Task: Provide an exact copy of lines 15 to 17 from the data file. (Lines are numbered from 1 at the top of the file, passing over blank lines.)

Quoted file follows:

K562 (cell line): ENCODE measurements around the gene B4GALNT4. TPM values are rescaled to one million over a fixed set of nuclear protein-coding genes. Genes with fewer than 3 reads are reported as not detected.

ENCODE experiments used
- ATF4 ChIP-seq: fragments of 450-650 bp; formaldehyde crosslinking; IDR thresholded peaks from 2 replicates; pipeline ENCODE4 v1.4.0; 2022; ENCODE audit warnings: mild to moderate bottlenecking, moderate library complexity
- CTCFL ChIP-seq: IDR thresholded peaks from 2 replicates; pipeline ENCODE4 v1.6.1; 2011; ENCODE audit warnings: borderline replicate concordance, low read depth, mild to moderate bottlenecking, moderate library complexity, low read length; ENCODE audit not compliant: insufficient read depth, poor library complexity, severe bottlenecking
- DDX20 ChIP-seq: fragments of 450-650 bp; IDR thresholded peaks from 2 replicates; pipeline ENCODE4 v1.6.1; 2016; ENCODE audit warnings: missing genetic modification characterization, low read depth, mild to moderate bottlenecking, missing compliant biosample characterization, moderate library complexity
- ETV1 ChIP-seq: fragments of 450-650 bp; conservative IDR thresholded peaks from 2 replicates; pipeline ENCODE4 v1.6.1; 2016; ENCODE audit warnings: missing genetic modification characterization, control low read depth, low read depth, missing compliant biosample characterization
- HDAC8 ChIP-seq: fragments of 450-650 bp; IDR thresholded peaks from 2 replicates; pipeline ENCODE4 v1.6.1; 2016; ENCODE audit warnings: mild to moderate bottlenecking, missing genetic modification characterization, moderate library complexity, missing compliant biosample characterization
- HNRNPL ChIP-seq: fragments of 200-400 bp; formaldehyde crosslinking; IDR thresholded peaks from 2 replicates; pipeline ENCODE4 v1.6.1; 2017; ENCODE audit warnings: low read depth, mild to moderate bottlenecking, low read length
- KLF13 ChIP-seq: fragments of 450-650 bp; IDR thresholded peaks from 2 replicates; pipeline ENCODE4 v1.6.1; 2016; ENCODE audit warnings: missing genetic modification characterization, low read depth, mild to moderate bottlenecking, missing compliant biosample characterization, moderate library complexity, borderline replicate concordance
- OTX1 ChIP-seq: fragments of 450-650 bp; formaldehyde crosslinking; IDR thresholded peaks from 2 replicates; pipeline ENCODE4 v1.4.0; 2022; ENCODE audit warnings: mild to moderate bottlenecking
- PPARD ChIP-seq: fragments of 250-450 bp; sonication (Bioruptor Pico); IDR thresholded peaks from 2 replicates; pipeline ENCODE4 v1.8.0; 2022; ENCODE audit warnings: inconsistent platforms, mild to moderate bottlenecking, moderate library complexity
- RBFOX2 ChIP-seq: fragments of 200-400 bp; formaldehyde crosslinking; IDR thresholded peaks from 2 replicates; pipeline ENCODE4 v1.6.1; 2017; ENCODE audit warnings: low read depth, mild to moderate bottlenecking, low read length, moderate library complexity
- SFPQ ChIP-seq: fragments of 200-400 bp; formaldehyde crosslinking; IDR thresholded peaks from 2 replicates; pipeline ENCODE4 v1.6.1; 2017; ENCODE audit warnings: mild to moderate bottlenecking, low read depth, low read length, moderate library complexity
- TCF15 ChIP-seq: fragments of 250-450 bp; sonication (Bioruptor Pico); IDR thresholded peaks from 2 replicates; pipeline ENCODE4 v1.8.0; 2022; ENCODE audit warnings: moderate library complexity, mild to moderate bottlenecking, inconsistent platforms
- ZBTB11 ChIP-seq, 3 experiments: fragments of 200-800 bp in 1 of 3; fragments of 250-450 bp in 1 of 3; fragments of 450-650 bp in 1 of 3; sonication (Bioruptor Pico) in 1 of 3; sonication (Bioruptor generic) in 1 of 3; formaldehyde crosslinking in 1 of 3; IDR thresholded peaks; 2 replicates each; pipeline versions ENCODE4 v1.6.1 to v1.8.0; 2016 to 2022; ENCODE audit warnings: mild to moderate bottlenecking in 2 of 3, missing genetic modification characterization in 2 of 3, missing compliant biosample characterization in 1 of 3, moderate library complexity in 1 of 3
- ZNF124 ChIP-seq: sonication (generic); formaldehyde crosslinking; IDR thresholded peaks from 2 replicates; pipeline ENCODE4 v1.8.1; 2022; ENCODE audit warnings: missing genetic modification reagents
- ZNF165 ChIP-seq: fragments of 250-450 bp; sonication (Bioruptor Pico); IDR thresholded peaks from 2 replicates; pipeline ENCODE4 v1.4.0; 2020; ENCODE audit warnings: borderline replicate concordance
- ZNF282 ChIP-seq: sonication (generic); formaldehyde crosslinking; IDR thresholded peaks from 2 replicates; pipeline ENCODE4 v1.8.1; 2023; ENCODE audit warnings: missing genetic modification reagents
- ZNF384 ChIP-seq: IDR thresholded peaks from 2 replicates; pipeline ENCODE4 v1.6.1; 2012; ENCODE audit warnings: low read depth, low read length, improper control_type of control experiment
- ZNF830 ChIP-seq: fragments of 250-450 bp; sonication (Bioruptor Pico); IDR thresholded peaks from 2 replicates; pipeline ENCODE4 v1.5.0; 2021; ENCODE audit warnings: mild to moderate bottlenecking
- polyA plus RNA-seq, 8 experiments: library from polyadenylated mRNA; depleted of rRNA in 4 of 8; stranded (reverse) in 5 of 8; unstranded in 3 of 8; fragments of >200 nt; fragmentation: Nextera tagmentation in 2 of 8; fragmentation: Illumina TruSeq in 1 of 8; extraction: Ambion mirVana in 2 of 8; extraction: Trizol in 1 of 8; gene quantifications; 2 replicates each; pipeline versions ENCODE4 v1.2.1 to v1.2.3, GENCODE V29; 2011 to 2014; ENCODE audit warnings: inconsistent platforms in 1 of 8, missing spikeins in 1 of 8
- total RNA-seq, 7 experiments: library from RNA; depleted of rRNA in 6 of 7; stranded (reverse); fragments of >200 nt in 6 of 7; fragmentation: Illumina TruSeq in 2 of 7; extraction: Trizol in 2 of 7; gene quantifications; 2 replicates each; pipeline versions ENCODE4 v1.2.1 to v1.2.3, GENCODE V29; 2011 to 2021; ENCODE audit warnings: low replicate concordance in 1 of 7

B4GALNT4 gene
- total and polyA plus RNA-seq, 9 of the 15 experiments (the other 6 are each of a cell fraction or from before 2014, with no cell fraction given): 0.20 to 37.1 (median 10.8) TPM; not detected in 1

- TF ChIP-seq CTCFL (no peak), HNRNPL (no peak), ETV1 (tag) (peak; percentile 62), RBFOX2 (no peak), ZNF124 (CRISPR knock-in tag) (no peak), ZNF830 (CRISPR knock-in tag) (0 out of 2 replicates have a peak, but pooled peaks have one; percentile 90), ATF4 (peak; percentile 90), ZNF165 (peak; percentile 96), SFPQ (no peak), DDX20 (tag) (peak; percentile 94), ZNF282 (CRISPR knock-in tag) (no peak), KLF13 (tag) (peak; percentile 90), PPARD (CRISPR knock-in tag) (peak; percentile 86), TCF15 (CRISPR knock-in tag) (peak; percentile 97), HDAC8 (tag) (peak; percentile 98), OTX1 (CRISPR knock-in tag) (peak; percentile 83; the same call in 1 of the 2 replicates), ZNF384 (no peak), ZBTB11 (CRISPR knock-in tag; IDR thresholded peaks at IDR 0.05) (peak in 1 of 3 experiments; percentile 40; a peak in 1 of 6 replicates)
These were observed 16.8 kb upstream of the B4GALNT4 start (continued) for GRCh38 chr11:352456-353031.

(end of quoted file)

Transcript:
- ZBTB11 ChIP-seq, 3 experiments: fragments of 200-800 bp in 1 of 3; fragments of 250-450 bp in 1 of 3; fragments of 450-650 bp in 1 of 3; sonication (Bioruptor Pico) in 1 of 3; sonication (Bioruptor generic) in 1 of 3; formaldehyde crosslinking in 1 of 3; IDR thresholded peaks; 2 replicates each; pipeline versions ENCODE4 v1.6.1 to v1.8.0; 2016 to 2022; ENCODE audit warnings: mild to moderate bottlenecking in 2 of 3, missing genetic modification characterization in 2 of 3, missing compliant biosample characterization in 1 of 3, moderate library complexity in 1 of 3
- ZNF124 ChIP-seq: sonication (generic); formaldehyde crosslinking; IDR thresholded peaks from 2 replicates; pipeline ENCODE4 v1.8.1; 2022; ENCODE audit warnings: missing genetic modification reagents
- ZNF165 ChIP-seq: fragments of 250-450 bp; sonication (Bioruptor Pico); IDR thresholded peaks from 2 replicates; pipeline ENCODE4 v1.4.0; 2020; ENCODE audit warnings: borderline replicate concordance